It would be a shame to miss out on all the delicious food in the world, so let's conquer the cuisine of each country! So, starting today, we are launching a new En-Eat project, "Eat Your Way Around the World! Let's eat the world! We will introduce you to restaurants in the suburbs of Tokyo that serve "famous and rare dishes from around the world"!
For the first issue, we will try "Israeli cuisine". In this first installment, we will try Israeli food. We went to an Israeli restaurant "TA-IM" in Hiroo!
What kind of country is Israel?
Israel is a country located in the Middle East. The land area is 22,000 square kilometers, which is about the size of Shikoku in Japan. The population is approximately 7.98 million, and there are several religions mixed in. Incidentally, it is also a large exporter of diamonds (source: Ministry of Foreign Affairs).
Now that you have a basic knowledge of the country, let's go to the store.
Arrival at TA-IM
TA-IM is about a 10-minute walk from Ebisu Station. It is tucked away on a street corner in Hiroo, and has a rather cute appearance. The name of the restaurant, "TA-IM" means "delicious" in Hebrew.
I arrived at the restaurant around 12:00 p.m., and the restaurant, which can accommodate 10 to 15 people at the counter and tables, was almost full! The customers were either foreigners or Japanese who spoke fluent English. They all speak English, but that's OK. The owner, a bright and friendly Israeli (I assume), speaks fluent Japanese.
The walls of the restaurant are covered with Hebrew letters. I can't read them at all. But if you look closely... Oh? There are some celebrity autographs...!
■ Ordering Israeli cuisine
From several lunch menus, we selected the "Taim Plate," a lunch plate filled with Israeli fare. They offer refills of pita bread.
Trying Israeli food
Not long after ordering, the yellow soup arrived.
I took a sip. It was sweet and salty. It has a richness like "curry with coconut". The soup is packed with pumpkin, potatoes, onions, and beans. It is perfect for warming up the stomach before the main course. It is probably pumpkin soup, but it tastes completely different from the "pumpkin potage" that Japanese people are familiar with. It is moderately spicy and very tasty.
Then came the main lunch plate! Centered around the salad is a carbohydrate group of bread, croquettes, and potatoes, surrounded by a group of paste-like sauces: hummus, baba ghanoush, and mabuch.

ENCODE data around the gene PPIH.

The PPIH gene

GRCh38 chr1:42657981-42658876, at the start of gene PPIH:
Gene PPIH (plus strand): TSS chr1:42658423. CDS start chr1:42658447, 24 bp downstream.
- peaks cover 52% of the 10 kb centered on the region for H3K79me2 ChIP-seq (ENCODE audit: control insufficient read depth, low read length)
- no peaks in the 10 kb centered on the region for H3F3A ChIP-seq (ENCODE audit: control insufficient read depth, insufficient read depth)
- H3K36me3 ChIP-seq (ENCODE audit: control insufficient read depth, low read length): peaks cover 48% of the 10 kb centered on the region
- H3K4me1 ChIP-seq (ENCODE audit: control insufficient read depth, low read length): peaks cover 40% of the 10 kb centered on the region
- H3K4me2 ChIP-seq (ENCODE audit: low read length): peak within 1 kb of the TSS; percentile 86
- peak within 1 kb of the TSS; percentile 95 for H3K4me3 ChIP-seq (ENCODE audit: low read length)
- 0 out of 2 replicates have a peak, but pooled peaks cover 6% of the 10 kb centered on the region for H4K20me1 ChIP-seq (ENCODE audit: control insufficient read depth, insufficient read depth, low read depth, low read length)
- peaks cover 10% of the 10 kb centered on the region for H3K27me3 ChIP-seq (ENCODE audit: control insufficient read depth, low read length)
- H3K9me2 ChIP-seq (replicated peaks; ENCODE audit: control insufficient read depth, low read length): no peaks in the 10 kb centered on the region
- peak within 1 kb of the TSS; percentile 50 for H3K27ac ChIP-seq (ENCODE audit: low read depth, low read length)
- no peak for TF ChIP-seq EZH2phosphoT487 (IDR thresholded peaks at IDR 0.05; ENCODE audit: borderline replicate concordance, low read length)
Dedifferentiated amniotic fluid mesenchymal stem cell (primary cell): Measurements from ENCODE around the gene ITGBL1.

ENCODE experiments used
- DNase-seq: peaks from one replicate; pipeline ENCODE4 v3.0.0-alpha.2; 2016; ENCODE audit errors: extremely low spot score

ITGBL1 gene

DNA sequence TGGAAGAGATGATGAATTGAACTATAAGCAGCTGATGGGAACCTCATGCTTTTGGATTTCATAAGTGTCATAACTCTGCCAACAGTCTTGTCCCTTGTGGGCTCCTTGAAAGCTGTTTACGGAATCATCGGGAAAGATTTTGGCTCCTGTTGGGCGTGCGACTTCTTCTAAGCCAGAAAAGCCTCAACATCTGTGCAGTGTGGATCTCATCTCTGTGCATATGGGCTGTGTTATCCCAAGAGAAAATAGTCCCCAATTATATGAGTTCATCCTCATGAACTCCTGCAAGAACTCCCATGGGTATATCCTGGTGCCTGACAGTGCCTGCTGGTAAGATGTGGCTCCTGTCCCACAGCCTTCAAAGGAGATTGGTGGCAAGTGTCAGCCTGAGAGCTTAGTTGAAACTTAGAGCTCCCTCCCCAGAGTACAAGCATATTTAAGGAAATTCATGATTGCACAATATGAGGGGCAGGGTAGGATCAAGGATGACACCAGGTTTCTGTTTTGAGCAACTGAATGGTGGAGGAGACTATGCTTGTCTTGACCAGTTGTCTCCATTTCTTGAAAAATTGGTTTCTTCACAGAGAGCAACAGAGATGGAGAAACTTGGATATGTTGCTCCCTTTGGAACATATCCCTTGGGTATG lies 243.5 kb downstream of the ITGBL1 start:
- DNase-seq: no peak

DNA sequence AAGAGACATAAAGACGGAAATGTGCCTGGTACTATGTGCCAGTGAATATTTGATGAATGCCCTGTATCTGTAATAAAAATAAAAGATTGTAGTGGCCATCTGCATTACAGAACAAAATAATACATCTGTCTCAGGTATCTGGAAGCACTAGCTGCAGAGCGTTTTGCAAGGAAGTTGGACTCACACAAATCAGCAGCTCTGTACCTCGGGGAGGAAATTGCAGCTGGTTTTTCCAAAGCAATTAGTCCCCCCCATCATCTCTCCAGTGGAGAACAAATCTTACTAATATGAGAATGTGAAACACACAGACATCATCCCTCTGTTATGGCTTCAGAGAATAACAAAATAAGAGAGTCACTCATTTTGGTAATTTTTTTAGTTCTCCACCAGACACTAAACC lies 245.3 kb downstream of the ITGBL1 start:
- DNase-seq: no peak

The salads are cabbage, carrots, and other vegetables to which sesame seeds have been added. The seasoning was a sour coleslaw style. It was refreshing, so it might be good to take a break from eating it from time to time.
The french fries are made from organic potatoes. The outside is crispy and the inside is melt-in-your-mouth and chewy!
The chickpea croquettes, called falafel, are firmer and chewier than Japanese croquettes. The chunky batter is spicy. The chickpea paste inside the falafel has a delicate, flaky texture.
Hummus is a paste made from chickpeas. It has the texture of mashed potatoes, but is softer and melts on the tongue. The richness of the beans is enhanced when mixed with a generous drizzle of olive oil.
Baba Ghanoush is a steamed eggplant paste. It is thick and has a sour taste like pickles. It is almost confusing because it is white and similar to hummus, but this one contains shredded eggplant.
The "mabbuch" is a red sauce made with grilled bell peppers, tomatoes, and spice paste. At first glance, it looks like an ordinary tomato sauce, but be warned that it contains chili spice. The author is a big fan of this spiciness.
These ingredients are served with fluffy pita bread. There are many ways to eat it, such as placing each of the ingredients on the bread, or mixing the ingredients together and putting them inside the bread. You can arrange them any way you like.
Hot sauce, anyone?"
The kind owner asks each customer, "Do you want hot sauce? If you are a spicy person, you should definitely try it. If you like spicy food, you should definitely try it. Of course, I had some, too!
This hot sauce gives it an extra kick of flavor that keeps my chopsticks going! So this is the taste of Israel! If you are not a fan of spicy food, you can add a little more as you see how it goes.
■Can't you buy it in Japan? Dessert
The lunch plate comes with a cute, colonized chocolate petit dessert.
Called "Turkish Delight," this chocolate is made by kneading finely crushed pistachios into a jelly and coating it with chocolate. According to the owner, this is a sweet that is hard to find in Japan!
The jelly is chewy and the pistachios are crunchy. The jelly is chewy and the pistachios are crunchy, and the sweet milk chocolate goes well with the jelly, which gently neutralized the spicy taste in my mouth.
In summary, Israeli cuisine is full of beans and vegetables!
Israeli cuisine seems to be rich in carbohydrates, beans, and vegetables. The lunch plate I had this time did not have any meat-based dishes, but the protein can be obtained from beans, so it is very healthy. It looks like this restaurant will be popular with vegetarians and women alike!
Lamb and chicken dishes are also available on the menu, so if vegetables alone are not enough for you, you should definitely give it a try.